How to guard your application from Azure outages

How to guard your application from Azure outages
10/2/2014 5:13:51 PM

There have been a few outages in Azure land in the past month or so.  This of course has impacted some of their customer base and created the loud question “how do I ensure that their outages don’t bring my applications down?”.  The first step is to understand that simply having your application in a cloud does not make that application Highly Available.  HA is not a default behavior…it is a planned and configured behavior.  Let’s learn how to make an application highly available in Azure.

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Availability sets, planned, and unplanned maintenance events

Planned: A planned maintenance event is one that is done to the underlying fabric of the Azure system.  This doesn’t always impact your applications.  But from time to time a restart of the VM may be required.  Generally these types of events will be communicated ahead of time so that you can react to them if need be.  But we will see that with proper planning around this notion you should never been impacted.

Unplanned: An unplanned even is when something happens to the physical hardware that your application is running on.  This could be a disk failure.  A server failure.  Etc.  In this case the Azure system will relocate your VM or web site to hardware that is not having issues and attempt to bring it back up.  If you only have one instance of your application running then some down time is to be expected.  However, we will see how even this sort of event can be planned for.

Availability sets:  You need to understand that an Availability set is the first way to guard against impact of planned and unplanned events.  From the planned event point of view – you should know that you can configure your application for redundancy by installing more than one instance of your application in the same availability set.  When you install VM1 and VM2 in the same Availability Set you get some immediate protection.  That is because each VM is automatically placed in what is called a Fault Domain (FD) and an Update Domain (UD).  The FD protects you from hardware, power, and switching failures.  And the UD protects you from rolling out updates where only one UD at a time will be taken down and brought back up.  There are five UD’s and two FD’s per availability set.  As you add a new VM it is added to the next FD and UD.  VM1 goes to UD1 and FD1.  VM2 goes to UD2 and FD2.  VM3 goes to UD3 and FD1.  Etc.  When you get to VM6 it rotates back to UD1.  And so on.  Neither the FDs or the UDs will protect you from operating system or application failures!

Understanding availability sets in your application: With this understanding you can see why it is important to put each tier of your application into its own availability set with at least two instances of your application per each availability set.  You would want your web tier in Availability Set 1.  Your cron jobs in Availability Set 2.  Your read layers denormalization service in Availability Set 3.  Etc.  This way you will always have at least one instance of each application concern available.

How to configure an availability set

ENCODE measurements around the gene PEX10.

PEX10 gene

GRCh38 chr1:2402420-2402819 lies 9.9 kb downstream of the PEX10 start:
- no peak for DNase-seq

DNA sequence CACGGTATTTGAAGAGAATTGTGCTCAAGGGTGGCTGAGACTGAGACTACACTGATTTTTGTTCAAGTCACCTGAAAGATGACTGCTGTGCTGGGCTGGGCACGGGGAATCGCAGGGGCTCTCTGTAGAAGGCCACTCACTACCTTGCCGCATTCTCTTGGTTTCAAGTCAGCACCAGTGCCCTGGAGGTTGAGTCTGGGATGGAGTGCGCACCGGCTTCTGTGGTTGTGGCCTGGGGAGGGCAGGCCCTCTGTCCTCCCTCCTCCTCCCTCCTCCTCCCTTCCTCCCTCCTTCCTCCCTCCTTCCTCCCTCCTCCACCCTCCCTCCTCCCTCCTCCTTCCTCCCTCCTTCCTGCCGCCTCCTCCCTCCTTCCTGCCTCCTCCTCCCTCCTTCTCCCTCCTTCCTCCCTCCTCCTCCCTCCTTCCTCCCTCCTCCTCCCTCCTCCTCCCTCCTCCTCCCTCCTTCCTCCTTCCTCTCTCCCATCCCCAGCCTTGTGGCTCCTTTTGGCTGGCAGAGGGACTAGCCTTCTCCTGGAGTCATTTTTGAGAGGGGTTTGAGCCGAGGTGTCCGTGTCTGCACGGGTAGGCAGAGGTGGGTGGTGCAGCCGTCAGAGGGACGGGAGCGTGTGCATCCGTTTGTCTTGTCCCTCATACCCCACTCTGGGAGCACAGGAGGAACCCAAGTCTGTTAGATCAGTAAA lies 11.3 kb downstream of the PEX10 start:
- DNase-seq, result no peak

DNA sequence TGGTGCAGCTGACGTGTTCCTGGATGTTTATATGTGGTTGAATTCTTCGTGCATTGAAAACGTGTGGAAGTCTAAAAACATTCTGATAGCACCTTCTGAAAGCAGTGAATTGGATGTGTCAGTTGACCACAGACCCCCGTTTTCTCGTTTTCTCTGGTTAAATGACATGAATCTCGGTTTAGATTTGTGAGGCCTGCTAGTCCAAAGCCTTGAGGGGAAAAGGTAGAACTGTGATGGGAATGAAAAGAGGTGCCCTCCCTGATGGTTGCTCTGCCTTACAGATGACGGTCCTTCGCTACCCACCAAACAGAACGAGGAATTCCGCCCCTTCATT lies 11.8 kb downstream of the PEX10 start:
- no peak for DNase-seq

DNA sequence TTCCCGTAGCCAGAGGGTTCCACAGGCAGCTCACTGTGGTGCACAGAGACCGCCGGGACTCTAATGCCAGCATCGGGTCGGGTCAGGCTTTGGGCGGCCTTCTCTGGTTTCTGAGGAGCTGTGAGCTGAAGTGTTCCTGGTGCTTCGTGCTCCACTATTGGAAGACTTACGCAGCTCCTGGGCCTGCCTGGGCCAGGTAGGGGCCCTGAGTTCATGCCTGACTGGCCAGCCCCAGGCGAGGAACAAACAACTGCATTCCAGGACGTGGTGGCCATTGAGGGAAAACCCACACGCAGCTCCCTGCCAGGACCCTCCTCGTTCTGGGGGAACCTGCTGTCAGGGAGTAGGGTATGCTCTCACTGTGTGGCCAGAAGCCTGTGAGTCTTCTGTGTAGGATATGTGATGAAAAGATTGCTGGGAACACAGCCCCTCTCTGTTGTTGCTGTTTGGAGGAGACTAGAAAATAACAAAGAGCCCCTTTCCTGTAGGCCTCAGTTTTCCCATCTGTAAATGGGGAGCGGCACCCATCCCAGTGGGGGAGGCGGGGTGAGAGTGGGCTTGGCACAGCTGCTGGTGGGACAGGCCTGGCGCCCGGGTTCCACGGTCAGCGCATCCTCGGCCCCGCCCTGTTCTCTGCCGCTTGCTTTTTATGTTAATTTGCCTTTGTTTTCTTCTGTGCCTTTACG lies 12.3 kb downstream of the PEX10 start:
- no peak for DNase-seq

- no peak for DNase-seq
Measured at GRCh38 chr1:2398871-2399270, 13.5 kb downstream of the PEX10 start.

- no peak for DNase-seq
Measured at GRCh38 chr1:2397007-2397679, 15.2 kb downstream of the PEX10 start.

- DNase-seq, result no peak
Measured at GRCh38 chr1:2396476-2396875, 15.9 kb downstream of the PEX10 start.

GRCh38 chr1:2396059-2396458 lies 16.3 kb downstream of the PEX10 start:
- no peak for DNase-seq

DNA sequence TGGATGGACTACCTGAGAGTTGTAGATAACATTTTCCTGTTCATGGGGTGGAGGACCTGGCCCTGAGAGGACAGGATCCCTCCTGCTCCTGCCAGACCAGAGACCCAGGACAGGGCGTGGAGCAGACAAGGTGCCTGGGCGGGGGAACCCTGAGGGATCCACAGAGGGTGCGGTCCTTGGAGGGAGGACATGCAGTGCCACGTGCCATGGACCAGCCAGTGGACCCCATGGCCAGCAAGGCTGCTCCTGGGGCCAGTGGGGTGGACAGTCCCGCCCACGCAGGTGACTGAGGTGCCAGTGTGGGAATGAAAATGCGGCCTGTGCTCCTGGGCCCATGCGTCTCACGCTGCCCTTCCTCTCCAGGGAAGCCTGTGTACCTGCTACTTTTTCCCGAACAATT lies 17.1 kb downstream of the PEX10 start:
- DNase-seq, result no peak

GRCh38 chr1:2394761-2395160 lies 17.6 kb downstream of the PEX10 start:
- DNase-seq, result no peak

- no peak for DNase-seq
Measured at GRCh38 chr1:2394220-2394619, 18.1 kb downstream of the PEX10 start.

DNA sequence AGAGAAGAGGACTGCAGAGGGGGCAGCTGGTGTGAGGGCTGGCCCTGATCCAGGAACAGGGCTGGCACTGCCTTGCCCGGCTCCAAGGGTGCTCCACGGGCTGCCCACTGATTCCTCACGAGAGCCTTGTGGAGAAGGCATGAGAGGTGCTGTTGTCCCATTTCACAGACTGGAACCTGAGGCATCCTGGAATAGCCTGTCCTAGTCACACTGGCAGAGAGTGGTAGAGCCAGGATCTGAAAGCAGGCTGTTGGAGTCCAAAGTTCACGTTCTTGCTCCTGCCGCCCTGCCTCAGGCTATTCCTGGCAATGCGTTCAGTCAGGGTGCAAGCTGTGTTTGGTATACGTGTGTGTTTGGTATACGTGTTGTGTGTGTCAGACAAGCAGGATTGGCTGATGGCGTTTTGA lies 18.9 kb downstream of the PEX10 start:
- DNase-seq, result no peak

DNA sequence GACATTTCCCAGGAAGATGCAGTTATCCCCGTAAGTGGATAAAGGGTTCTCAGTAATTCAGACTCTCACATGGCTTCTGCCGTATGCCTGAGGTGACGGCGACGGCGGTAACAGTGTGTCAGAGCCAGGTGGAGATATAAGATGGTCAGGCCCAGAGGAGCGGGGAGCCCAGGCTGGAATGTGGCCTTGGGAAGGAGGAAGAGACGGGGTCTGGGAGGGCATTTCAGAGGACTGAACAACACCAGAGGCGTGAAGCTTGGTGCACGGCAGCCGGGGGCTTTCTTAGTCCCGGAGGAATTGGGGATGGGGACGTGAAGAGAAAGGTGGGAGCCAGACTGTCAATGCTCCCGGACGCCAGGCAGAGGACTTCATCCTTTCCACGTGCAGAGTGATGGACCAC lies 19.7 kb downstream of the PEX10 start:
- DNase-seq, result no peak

Now that we understand what role an availability set plays for our application, let’s quickly see how to implement one.  Know that the configuration of an availability set is an extra few steps when creating your VM’s.

I started by creating my first VM from the quick create screen.

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Then I will click on the name of the new VM to see the details for that VM instance.

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Then click the configure tab.

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Now you can set the availability set.  If this is the first time you have done this there won’t be any existing sets in the list.  So select create availability set from the drop down menu.

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And enter the name of the availability set.  Then click save.

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Once you click save, the VM will be taken down and reconfigured.  This can take a minute or so.  Then it will be started back up.

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Once the VM comes back online you can see a new message in place stating that there is only one VM in the set.  And that this isn’t enough to ensure the SLA for the availability set.

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Now we can create the next VM(s).  This can’t currently be done via the quick create as there is no way to associate the new VM’s with an existing cloud service.  And in order to share the availability set the new VM’s must be on the same cloud service.  For that reason use the create from gallery option to get into the details of your new VM’s creation.

Notice in the Virtual machine configuration screen that we can set the existing cloud service and pick the new availability set.

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Now we can see in both VM configurations that they are attached to the same availability set.

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For more on understanding availability sets take a look at the MS documentation: http://azure.microsoft.com/en-us/documentation/articles/virtual-machines-manage-availability/

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